Kakariki, our native parakeets mostly nest in holes in trees, where the female incubates the eggs for around 3-4 weeks. That makes female kakariki, as well as the young, particularly vulnerable to predators and could potentially lead to a male bias in the adult population.
Red-crowned kakariki are now only common on predator-free islands and yellow-crowned parakeets are also rare on the mainland – but rarest of all is the orange-crowned parakeet. It’s now only found in very small numbers in three alpine beech-forested valleys in the Canterbury region.
Once thought to be a colour-variation of the yellow, which is often found in the same habitat, the orange-fronted is now recognised as a separate species and estimates put the total population at 200-400 birds. When a population becomes that small, predation of females at the nest becomes particularly significant. If the adult population is male-biased – with more males than females, then the effective breeding population of the species is actually less than the 200-400 ‘head count’ would suggest. The species may be even more vulnerable than we realise.
So is there a male-bias in the sex ratio of orange-fronted parakeets? That’s what Jonathan Kearvell and Megan Farley from the Department of Conservation’s Rangiora office set out to find out in research published in Notornis, the Journal of the Ornithological Society of New Zealand.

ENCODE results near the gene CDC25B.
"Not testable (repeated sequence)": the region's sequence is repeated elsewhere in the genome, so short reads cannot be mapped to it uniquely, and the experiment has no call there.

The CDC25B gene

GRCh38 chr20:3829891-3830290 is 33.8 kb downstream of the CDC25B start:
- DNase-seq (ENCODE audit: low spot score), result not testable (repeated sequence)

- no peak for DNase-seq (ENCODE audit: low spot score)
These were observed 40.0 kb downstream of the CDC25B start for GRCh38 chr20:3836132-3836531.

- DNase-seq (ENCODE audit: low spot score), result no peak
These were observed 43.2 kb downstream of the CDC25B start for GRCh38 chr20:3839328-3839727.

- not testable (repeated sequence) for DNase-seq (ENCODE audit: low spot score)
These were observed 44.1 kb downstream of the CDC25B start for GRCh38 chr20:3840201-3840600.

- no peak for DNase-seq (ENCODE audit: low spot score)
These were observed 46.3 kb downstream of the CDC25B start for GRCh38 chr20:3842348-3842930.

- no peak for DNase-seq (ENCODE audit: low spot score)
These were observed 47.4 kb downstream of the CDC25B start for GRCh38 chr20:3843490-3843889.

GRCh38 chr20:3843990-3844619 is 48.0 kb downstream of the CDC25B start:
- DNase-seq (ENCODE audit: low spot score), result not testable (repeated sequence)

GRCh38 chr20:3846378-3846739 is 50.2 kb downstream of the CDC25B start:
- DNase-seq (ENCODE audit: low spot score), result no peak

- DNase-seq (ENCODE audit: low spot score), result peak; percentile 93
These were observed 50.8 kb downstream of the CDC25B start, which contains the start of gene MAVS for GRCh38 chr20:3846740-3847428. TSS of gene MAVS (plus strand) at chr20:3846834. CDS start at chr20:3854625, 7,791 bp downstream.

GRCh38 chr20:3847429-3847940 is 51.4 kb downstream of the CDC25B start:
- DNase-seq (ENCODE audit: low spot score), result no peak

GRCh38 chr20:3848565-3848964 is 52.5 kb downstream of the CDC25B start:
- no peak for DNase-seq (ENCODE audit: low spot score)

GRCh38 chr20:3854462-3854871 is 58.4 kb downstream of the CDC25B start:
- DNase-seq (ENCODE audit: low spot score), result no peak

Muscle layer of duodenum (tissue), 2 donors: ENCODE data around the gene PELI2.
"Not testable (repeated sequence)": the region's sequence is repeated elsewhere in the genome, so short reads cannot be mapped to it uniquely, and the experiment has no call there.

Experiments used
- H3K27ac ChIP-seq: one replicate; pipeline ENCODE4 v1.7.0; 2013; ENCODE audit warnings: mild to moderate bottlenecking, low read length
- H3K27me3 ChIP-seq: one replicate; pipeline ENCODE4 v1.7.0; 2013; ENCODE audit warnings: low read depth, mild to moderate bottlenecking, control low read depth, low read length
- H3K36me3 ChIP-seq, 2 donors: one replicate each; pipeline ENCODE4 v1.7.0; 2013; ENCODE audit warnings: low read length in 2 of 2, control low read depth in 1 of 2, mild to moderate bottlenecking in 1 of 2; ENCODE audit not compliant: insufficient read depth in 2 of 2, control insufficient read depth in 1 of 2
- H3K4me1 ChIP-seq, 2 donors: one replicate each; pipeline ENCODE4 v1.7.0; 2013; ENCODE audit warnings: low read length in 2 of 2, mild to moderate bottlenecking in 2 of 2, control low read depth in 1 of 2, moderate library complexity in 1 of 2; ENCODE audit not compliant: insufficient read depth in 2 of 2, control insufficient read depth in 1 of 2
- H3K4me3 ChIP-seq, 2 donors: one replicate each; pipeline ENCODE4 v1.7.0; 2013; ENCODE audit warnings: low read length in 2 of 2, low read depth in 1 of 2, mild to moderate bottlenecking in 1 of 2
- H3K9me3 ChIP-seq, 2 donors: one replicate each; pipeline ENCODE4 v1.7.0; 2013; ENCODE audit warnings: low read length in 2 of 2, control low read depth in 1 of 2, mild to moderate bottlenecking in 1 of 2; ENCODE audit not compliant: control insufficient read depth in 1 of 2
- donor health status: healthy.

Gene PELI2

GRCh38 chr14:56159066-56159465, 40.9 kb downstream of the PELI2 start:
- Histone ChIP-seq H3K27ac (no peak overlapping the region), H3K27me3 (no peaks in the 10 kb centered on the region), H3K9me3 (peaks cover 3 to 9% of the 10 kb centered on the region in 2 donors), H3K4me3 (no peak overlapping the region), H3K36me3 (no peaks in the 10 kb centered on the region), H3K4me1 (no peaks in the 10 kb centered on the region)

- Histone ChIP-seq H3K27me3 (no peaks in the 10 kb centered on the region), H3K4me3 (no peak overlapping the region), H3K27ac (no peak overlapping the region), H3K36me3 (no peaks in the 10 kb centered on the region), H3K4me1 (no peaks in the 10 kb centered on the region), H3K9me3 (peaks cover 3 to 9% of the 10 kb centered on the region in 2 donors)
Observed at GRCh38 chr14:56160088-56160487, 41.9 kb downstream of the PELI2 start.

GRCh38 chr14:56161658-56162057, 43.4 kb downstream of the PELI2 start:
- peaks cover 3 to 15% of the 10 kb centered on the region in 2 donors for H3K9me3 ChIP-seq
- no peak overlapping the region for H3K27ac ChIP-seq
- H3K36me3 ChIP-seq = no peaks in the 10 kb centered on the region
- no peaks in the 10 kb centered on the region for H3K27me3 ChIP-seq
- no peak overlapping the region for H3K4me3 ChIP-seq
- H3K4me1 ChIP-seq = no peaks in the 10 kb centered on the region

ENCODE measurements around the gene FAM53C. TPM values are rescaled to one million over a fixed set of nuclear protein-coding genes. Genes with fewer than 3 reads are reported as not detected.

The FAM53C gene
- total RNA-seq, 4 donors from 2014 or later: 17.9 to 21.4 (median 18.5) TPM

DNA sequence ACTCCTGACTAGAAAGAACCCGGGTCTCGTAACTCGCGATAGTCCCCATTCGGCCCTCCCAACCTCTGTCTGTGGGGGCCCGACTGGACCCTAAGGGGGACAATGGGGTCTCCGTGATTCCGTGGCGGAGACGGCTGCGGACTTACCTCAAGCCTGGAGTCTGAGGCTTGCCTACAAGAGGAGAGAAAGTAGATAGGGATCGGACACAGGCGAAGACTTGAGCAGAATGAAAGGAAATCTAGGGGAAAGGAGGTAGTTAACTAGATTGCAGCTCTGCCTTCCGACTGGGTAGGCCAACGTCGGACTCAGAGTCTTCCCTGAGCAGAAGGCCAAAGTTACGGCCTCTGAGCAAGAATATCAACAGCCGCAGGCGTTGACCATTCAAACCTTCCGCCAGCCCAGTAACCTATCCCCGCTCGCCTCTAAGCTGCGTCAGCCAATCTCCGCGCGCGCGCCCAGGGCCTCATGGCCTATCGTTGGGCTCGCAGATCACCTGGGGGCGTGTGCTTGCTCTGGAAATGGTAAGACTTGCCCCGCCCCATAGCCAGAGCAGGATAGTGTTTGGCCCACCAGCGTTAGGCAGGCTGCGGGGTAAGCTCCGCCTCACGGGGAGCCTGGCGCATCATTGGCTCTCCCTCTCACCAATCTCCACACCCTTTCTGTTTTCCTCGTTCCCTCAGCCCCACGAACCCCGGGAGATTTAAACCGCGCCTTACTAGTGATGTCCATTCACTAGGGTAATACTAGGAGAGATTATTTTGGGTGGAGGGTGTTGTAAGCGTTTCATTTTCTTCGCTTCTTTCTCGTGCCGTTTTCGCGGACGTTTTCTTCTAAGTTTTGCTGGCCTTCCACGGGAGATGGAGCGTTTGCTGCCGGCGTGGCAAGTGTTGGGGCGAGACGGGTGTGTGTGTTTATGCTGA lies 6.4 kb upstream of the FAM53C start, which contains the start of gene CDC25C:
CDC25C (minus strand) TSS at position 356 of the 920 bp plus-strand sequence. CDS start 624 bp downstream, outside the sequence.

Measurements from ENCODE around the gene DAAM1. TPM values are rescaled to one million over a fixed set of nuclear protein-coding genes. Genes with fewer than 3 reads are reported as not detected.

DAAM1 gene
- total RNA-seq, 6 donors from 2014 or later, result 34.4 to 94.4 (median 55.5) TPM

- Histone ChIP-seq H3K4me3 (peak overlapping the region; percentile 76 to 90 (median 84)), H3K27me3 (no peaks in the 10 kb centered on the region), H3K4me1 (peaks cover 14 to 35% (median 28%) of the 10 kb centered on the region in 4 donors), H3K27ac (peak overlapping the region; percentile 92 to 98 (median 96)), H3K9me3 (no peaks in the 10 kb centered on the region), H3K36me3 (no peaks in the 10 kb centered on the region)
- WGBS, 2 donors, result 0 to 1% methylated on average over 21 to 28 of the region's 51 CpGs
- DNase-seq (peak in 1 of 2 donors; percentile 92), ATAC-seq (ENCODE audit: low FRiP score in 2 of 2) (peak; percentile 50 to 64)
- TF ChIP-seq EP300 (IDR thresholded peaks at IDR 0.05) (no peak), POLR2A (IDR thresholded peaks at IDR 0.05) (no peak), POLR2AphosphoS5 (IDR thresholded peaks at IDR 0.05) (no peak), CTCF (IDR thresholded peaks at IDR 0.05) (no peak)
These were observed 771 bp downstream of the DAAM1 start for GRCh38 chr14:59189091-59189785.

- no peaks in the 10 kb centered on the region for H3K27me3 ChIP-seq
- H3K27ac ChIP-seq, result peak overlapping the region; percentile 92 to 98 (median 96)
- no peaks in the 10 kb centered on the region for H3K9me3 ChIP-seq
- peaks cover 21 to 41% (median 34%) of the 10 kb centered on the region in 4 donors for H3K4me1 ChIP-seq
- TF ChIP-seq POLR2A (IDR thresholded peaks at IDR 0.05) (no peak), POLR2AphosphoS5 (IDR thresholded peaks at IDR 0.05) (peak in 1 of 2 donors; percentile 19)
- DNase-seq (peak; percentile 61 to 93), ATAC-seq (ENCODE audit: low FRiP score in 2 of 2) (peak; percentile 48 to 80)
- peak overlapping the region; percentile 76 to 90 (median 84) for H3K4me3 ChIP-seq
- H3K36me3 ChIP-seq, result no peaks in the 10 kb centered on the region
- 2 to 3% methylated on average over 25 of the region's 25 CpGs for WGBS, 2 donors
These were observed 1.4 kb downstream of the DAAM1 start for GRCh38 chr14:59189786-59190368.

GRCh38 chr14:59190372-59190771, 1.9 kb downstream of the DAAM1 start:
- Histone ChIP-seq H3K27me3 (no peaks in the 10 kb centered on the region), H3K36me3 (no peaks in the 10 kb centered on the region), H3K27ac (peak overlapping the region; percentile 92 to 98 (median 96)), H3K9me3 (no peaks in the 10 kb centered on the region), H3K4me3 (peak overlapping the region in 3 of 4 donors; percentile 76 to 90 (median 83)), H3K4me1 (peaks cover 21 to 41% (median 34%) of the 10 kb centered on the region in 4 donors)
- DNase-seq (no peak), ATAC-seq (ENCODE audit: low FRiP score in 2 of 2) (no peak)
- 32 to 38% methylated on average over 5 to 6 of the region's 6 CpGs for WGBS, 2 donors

“The total number of orange-fronted parakeets in this population is difficult to assess accurately, largely because they are spread over a considerable area of high alpine (Nothofagus spp.) forest (13,237 ha) and the populations are not banded. However, a recent survey estimates the population at around 150-200 mature birds and this is distributed throughout the Hawdon and Poulter Valleys in Arthur’s Pass National Park and the South Branch Hurunui River Valley in Lake Sumner Forest Park.”
Data on the sex ratio of adult birds was collected over a 6-year period from 2007-2012.
“Observers spent each day traversing the forested valleys identifying all orange-fronted parakeets to sex, where possible. Field data was collected, mostly in the austral summer between 2007 and 2012 and during each season between October and April. Birds were sexed using a combination of morphological traits as well as phenotypic differences and behavioural interactions. Known sexed birds in captivity were used to verify traits.”